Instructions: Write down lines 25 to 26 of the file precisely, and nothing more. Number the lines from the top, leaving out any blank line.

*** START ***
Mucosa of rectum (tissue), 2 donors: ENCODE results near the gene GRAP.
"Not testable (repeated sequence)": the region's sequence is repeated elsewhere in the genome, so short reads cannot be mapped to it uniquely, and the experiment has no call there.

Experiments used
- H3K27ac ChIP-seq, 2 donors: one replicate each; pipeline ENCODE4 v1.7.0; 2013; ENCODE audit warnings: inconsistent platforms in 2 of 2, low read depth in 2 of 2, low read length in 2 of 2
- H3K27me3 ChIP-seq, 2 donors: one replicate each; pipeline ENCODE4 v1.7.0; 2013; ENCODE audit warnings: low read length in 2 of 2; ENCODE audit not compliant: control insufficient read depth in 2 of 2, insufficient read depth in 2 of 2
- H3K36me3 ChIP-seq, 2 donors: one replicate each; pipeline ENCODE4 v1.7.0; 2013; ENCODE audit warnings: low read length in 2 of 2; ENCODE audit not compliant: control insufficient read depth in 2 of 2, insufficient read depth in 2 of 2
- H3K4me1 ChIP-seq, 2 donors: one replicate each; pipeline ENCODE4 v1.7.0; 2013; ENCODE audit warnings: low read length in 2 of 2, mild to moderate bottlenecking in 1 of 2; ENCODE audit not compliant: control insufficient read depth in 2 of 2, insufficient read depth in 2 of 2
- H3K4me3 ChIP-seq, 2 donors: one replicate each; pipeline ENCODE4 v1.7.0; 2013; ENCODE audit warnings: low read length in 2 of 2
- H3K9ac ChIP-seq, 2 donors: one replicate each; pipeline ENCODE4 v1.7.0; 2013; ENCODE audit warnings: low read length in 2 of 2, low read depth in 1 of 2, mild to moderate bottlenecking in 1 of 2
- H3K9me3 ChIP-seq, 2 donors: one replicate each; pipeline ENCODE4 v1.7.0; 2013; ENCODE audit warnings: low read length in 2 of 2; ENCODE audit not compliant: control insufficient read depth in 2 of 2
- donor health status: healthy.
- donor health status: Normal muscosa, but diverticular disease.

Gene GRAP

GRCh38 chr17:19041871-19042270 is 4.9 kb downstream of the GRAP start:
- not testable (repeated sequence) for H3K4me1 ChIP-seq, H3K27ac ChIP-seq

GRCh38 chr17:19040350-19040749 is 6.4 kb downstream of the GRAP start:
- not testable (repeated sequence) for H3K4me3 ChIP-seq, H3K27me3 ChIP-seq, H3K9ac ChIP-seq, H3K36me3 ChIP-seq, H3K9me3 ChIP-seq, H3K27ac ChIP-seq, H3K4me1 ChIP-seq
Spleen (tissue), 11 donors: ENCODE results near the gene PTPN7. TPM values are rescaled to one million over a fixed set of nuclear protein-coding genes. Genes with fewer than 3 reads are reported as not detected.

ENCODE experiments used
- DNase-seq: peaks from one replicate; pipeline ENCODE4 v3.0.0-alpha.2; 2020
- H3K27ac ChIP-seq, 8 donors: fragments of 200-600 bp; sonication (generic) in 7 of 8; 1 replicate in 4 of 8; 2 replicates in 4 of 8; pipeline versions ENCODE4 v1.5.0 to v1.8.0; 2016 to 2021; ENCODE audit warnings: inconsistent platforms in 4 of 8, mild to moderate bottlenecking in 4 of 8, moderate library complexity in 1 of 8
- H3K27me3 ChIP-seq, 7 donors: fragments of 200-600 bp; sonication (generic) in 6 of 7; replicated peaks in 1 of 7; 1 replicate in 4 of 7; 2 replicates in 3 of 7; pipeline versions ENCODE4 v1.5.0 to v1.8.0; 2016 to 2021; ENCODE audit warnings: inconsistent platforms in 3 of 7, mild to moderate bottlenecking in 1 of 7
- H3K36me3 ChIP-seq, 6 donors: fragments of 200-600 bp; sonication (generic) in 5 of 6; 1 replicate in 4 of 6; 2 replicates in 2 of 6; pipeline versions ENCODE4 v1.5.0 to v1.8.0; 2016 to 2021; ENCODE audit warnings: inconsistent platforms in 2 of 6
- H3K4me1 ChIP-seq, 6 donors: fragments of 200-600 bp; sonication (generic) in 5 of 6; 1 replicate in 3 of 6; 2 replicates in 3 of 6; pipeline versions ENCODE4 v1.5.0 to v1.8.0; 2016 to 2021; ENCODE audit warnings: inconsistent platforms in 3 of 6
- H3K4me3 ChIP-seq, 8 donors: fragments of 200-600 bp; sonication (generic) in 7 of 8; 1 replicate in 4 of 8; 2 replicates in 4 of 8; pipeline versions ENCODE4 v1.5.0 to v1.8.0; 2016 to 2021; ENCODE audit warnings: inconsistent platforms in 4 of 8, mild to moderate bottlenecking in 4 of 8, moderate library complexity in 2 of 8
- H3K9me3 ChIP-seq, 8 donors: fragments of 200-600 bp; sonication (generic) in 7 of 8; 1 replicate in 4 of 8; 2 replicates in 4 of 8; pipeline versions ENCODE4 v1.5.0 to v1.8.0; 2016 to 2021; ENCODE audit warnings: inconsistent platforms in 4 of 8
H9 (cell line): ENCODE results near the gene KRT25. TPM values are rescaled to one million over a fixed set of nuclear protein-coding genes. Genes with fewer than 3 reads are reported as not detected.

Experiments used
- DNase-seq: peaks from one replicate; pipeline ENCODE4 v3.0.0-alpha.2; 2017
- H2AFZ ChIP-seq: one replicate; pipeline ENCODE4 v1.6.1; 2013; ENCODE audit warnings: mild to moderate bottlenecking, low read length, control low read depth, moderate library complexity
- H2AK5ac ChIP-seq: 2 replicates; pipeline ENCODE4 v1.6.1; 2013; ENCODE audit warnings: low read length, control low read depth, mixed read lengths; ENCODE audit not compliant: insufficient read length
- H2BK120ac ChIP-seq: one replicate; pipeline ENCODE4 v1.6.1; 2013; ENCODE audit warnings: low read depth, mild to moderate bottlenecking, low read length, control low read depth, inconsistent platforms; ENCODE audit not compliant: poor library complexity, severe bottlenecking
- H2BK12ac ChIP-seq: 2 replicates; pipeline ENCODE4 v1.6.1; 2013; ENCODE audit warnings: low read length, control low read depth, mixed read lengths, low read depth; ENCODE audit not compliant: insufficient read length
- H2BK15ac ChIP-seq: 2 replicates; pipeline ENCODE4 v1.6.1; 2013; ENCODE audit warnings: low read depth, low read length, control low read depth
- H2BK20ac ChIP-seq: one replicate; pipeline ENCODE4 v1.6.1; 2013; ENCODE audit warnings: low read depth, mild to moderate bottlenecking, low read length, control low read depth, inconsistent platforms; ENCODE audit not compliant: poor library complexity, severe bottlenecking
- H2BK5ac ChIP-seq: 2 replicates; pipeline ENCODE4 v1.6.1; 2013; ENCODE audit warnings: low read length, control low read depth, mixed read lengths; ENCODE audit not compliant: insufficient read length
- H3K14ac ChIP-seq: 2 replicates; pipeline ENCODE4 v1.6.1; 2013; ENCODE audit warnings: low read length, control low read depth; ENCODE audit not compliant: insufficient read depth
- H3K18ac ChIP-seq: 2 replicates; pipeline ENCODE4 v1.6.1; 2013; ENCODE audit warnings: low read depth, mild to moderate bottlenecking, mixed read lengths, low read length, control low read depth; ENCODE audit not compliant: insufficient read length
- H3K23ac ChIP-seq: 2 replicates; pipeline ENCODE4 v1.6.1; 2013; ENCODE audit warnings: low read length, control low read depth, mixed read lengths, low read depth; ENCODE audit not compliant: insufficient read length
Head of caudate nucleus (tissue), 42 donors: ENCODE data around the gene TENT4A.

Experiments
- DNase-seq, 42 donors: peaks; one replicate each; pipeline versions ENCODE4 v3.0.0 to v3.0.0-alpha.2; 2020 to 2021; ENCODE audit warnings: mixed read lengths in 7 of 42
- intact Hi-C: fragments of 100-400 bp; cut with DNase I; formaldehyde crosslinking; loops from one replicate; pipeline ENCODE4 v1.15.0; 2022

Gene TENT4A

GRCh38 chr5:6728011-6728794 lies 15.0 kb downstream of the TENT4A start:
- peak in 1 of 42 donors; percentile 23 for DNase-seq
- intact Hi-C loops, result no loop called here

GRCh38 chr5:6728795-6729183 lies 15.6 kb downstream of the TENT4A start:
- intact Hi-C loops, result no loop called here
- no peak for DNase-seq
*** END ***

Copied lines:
- H3K4me3 ChIP-seq, 8 donors: fragments of 200-600 bp; sonication (generic) in 7 of 8; 1 replicate in 4 of 8; 2 replicates in 4 of 8; pipeline versions ENCODE4 v1.5.0 to v1.8.0; 2016 to 2021; ENCODE audit warnings: inconsistent platforms in 4 of 8, mild to moderate bottlenecking in 4 of 8, moderate library complexity in 2 of 8
- H3K9me3 ChIP-seq, 8 donors: fragments of 200-600 bp; sonication (generic) in 7 of 8; 1 replicate in 4 of 8; 2 replicates in 4 of 8; pipeline versions ENCODE4 v1.5.0 to v1.8.0; 2016 to 2021; ENCODE audit warnings: inconsistent platforms in 4 of 8